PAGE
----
As shown in previously published studies in the same field, the primary cause of dural rupture in this context is attributed to iatrogenic techniques. Specifically, the complication arises from repeated punctures and inaccurate needle angles during the procedure, leading to rupture of the pedicle or vertebral wall cortex and subsequent dural penetration. This sequence of events can result in cement extravasation into the intradural space following withdrawal of the puncture needle[13-16]. In the case of PKP, the recovery effect of the vertebral anterior margin, operative time, and improvement of postoperative low back pain VAS did not show a significant difference between unilateral and bilateral punctures. However, unilateral puncture demonstrated the advantage of a shorter operative time and reduced cement injection[17]. It is crucial to note that in the unilateral approach, an excessively large puncture angle may lead to damage to the medial wall of the pedicle. Therefore, during the procedure, the needle tip should not traverse the medial border of the pedicle on the anteroposterior view until it reaches the posterior cortex of the vertebral body on the lateral view[13-16].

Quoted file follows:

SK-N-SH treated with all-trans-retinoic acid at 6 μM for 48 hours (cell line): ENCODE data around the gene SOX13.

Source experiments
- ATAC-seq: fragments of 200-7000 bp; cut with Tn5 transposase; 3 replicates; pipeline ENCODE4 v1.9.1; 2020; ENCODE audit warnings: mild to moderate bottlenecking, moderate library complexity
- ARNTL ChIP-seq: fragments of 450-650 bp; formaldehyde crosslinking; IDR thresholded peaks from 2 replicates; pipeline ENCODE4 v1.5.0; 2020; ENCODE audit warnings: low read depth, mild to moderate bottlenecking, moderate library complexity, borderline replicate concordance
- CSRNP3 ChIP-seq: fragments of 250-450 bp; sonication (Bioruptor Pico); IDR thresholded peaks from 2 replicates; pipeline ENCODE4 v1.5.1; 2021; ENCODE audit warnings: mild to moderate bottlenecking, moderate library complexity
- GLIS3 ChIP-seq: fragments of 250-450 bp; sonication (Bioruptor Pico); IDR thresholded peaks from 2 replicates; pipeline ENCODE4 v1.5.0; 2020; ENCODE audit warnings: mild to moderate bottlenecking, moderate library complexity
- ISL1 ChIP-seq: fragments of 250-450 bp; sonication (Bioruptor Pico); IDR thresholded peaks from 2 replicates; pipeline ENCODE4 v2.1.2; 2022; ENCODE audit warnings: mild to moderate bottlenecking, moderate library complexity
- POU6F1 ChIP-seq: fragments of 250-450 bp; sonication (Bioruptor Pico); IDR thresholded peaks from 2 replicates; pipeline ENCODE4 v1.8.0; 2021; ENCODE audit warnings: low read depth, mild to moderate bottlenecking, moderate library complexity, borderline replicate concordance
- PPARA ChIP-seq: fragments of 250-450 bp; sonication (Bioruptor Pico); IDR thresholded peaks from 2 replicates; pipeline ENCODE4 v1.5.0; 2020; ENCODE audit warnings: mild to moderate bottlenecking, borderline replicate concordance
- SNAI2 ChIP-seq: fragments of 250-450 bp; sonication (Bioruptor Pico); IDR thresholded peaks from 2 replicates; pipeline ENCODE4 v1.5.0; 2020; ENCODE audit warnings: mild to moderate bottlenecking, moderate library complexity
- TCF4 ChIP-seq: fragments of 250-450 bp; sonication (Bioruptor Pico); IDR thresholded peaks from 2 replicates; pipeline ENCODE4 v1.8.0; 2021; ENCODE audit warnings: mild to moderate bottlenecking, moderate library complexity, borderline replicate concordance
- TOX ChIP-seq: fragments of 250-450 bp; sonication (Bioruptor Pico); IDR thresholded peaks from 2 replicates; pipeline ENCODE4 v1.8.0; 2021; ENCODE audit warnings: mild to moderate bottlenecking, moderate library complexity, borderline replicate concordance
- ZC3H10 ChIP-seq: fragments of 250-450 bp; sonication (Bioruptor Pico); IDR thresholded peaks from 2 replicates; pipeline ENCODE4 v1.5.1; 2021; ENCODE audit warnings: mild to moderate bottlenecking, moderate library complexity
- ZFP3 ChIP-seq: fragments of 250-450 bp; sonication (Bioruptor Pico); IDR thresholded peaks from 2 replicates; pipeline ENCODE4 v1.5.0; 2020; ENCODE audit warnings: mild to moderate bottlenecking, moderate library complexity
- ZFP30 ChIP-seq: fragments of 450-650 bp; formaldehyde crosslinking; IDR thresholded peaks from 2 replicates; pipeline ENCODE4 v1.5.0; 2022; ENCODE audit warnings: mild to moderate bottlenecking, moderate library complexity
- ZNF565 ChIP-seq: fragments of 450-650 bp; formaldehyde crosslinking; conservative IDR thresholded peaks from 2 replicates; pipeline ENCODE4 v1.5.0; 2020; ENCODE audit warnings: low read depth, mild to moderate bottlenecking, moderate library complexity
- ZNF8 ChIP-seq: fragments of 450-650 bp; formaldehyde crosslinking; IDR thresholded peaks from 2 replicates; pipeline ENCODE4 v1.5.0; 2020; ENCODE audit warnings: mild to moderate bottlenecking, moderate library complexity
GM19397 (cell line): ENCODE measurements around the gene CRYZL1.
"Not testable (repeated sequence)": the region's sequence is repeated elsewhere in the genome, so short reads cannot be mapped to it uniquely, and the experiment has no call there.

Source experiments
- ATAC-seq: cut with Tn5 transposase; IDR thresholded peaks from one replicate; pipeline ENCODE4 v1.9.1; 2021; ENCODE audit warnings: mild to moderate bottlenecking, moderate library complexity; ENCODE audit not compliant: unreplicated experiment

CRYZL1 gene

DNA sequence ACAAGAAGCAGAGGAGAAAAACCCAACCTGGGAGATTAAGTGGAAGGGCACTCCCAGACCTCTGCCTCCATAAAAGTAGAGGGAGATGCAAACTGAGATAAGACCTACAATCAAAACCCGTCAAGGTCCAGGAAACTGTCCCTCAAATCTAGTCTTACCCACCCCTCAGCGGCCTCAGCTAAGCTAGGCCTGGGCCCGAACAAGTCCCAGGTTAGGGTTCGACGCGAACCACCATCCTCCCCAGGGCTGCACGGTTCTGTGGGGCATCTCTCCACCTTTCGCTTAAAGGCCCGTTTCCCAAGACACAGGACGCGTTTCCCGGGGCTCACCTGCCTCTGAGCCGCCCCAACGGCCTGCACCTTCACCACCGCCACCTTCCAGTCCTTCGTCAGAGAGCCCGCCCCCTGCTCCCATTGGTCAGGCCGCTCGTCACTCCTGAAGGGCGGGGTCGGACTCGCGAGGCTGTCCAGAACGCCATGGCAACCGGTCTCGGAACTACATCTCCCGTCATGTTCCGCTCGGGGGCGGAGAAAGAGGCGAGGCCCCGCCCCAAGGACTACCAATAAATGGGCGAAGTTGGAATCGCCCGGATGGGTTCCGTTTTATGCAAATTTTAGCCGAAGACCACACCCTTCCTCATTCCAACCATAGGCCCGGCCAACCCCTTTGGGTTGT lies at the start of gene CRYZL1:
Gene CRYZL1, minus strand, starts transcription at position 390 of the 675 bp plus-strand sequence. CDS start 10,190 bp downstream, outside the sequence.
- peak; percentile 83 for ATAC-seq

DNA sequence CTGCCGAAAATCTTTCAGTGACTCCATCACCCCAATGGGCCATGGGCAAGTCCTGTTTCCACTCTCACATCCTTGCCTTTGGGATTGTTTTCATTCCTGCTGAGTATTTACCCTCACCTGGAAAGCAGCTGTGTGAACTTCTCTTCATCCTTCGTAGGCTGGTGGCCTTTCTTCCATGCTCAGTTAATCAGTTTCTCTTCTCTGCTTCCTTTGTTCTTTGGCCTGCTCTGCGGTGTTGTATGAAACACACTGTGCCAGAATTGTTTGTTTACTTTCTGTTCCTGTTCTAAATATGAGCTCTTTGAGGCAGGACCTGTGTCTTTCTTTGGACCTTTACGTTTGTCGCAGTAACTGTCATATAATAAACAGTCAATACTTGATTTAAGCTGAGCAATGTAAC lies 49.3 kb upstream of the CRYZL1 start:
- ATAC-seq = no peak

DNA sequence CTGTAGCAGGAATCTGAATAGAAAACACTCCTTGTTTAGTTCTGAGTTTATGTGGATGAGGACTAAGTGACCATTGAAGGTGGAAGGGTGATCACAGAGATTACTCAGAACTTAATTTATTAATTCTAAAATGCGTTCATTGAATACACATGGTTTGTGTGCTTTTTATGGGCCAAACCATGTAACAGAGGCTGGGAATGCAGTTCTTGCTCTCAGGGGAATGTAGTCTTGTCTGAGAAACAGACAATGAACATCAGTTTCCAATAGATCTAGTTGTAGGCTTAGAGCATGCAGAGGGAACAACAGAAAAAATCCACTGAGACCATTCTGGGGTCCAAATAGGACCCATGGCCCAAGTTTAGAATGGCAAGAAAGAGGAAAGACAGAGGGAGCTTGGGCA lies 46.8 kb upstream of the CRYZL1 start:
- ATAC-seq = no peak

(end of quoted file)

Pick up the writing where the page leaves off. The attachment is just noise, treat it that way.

To effectively prevent cement leakage, several key strategies based on summarized experiences have been identified. Firstly, comprehensive preoperative imaging, including computed tomography (CT) and MRI examinations, is imperative to fully understand the conditions of the injured vertebrae. Careful consideration and meticulous operation are particularly crucial for vertebral bodies with cortical damage. Intraoperatively, maintaining clear visualization of the cement is essential, as blurry images and blind punctures not only heighten the risk of cement leakage but also contribute to the inability to detect intraoperative leakage[18]. Secondly, the selection of cement with an appropriate viscosity is crucial. This, coupled with a strategy to reduce repeated punctures and avoid damaging the medial wall of the pedicle, allows for better control over the speed of cement injection[19]. Studies by Lu et al[20] have suggested that infusing a smaller dose (1.8-3 mL) of cement during PKP can achieve equivalent clinical effects to conventional doses (3.5-6 mL) while significantly reducing the incidence of cement leakage. Thirdly, precise control of the strength and depth of the screw tap and guide needle is essential to prevent rupture of the vertebral anterior cortex and subsequent cement extravasation. Implementation of these strategies collectively enhances the safety and efficacy of the PKP procedure[18-20].